When a Supreme Court justice mentions an idea of how Congress might solve a pending national security problem, you pay attention.
When the problem is the Guantanamo detainees, you pay even more attention.
In Wednesday’s argument before the high court in the case of Boumediene vs. Bush, the latest attempt by detainees to win their release, Justice Stephen Breyer indicated three times that it would be possible for Congress to enact a law that would provide the basis for holding the detainees indefinitely without trial.
Breyer seemed to suggest to Solicitor General Paul Clement that long-term detention might pass muster with the Supreme Court under “some special statute involving preventive detention and danger, which has not yet been enacted.”
Those held at Guantanamo have their status reviewed by a Combatant Status Review Tribunal, a panel of military officers, to see if they need to be held.
Detention for decades?
Only some of them will later be tried before a military commission on charges that they committed war crimes; the others will simply be held for the duration of the conflict against al Qaida. And that could last for decades.
The detainees are seeking to have the court overturn last year's Military Commissions Act which denied them habeas corpus hearings before a federal judge to contest their detention.
Breyer’s mention of a possible preventive detention law may carry weight in Congress for two reasons: first, as a former counsel to the Senate Judiciary Committee, he used to be in the business of helping draft legislation, and second, he is a Democrat, a former protégé of Sen. Edward Kennedy, D-Mass., and an appointee of President Bill Clinton.
”Justice Breyer is a practical man; a problem-solver,” noted Doug Kmiec, a former top official in the Justice Department in the Reagan administration. “On occasion, this quality which no doubt informed his service to the Judiciary Committee continues to occur to him in his judicial work.”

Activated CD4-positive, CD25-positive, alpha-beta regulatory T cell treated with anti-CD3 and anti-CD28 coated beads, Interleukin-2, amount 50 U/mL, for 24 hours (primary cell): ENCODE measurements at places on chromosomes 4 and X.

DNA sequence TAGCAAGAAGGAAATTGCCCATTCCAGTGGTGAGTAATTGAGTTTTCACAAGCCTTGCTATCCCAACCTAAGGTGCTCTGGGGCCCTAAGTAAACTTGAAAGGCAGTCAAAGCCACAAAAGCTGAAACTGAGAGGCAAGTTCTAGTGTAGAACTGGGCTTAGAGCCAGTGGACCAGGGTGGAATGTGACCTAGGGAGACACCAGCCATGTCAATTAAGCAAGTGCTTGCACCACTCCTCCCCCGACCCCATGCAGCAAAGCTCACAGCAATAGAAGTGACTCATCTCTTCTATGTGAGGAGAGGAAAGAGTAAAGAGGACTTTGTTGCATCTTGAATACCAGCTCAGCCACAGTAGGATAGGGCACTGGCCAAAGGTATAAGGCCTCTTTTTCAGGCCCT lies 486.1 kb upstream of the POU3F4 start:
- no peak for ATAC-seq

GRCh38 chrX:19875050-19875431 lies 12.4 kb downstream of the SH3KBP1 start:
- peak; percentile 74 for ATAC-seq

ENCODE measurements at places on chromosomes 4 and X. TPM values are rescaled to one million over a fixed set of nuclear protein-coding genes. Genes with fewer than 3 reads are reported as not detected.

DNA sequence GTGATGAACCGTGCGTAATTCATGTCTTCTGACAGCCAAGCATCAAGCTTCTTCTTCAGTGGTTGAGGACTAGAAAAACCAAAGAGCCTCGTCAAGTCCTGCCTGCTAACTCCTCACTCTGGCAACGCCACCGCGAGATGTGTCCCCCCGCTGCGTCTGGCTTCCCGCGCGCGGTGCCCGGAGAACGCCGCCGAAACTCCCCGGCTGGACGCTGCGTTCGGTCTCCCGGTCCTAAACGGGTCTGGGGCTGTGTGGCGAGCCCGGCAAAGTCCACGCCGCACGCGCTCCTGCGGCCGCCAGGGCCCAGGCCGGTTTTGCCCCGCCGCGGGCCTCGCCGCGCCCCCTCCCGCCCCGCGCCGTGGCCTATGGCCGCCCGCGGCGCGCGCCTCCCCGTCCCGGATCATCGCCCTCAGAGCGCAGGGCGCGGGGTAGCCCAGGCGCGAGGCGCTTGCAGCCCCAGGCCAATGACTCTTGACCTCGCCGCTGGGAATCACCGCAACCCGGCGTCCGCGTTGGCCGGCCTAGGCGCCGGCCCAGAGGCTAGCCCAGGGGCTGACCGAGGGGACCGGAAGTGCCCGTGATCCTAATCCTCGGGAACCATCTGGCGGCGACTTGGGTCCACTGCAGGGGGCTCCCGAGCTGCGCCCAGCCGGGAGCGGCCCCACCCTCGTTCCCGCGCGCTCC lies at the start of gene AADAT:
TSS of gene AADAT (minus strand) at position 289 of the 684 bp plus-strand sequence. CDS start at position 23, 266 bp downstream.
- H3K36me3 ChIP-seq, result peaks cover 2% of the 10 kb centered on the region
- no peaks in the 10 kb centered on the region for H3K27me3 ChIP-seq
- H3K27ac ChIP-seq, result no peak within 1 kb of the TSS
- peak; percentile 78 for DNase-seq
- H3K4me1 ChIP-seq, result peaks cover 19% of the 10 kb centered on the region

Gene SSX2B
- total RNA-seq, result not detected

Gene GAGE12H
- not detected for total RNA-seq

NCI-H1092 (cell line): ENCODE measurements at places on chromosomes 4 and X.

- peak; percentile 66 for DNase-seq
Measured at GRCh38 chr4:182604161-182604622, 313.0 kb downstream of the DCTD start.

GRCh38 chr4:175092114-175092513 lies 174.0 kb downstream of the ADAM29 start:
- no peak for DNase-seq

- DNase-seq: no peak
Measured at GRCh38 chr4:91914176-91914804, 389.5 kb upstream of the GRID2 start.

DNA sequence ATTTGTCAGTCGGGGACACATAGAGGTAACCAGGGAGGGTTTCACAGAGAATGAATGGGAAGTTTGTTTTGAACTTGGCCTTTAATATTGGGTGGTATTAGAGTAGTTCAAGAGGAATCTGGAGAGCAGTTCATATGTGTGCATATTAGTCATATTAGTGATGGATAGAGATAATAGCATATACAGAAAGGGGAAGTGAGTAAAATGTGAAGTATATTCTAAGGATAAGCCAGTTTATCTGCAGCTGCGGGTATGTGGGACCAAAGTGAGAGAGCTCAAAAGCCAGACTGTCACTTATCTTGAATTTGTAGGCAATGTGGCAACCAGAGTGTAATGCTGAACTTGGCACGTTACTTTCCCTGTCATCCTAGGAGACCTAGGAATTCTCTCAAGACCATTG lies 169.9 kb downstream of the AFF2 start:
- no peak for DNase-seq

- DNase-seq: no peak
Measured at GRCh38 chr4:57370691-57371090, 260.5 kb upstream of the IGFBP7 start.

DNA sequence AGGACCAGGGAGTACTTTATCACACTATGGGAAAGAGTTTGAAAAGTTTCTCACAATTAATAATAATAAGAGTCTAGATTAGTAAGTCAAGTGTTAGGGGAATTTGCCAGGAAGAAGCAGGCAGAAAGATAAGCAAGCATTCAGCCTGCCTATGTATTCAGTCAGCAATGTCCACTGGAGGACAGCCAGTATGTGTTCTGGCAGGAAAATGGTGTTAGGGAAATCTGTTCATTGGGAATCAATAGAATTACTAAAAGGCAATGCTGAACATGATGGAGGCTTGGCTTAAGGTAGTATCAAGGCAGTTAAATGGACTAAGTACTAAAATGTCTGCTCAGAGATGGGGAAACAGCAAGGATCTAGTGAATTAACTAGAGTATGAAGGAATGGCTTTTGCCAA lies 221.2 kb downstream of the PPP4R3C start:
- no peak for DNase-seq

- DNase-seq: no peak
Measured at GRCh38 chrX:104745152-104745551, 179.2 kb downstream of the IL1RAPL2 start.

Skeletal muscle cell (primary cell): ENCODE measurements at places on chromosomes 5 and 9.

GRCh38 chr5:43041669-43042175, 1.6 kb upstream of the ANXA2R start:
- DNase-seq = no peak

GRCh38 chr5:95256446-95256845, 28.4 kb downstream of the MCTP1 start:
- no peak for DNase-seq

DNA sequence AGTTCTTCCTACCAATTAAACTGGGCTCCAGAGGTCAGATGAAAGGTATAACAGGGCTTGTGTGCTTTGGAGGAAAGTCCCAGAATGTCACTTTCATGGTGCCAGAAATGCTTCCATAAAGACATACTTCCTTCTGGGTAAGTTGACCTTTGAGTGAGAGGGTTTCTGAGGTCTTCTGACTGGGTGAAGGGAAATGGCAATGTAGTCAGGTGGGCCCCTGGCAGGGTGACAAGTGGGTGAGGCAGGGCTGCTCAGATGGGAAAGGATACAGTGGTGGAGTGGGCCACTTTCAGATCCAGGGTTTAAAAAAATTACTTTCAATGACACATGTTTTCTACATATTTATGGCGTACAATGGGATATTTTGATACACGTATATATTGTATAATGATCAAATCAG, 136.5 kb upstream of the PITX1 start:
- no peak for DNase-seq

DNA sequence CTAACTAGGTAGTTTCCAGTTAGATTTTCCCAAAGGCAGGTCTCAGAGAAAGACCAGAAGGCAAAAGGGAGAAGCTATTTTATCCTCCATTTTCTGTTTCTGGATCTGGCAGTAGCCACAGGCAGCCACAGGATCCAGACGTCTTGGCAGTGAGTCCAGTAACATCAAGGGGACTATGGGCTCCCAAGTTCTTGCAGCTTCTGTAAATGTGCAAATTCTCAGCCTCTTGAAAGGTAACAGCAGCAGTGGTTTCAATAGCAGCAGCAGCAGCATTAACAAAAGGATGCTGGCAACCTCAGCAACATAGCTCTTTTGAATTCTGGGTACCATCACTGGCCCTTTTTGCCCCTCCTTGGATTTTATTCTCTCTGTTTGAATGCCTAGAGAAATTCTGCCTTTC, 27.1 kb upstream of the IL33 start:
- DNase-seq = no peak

Asked about Breyer’s preventive detention idea, Sen. Diane Feinstein, D-Calif., a member of the Judiciary Committee, said “It does sound like a possibility. The hard part is knowing what the criteria are” to be eligible for preventive detention.
If the standard is that someone is too dangerous to be released, then Feinstein said, “Does the driver for Osama bin Laden become that person? Does the housekeeper for Osama bin Laden become that person? Not necessarily.”
Feinstein voted against the Military Commissions Act (MCA) last year.
The senior Republican on the Judiciary Committee, Sen. Arlen Specter, R-Pa. said Thursday of Breyer's suggestion, “I think it would be an idea worth exploring, but until you do, you certainly have to accord detainees habeas corpus rights.”
He added, “It’s something we might consider for the future.”
Specter unsuccessfully tried to amend the MCA to remove its denial of habeas rights for Guantanamo detainees. After his amendment was defeated, he voted for the act.
Not floating an idea
House Judiciary Committee member, Rep. Jerrold Nadler, D- N.Y., who was in the courtroom as a spectator for Wednesday’s argument before the court, said of Breyer, “I don’t think he was floating an idea and inviting Congress to do something. I think he was probably thinking out loud. He was saying we don’t have a preventive detention statute” and thus can not continue to hold the detainees who haven’t been charged with crimes.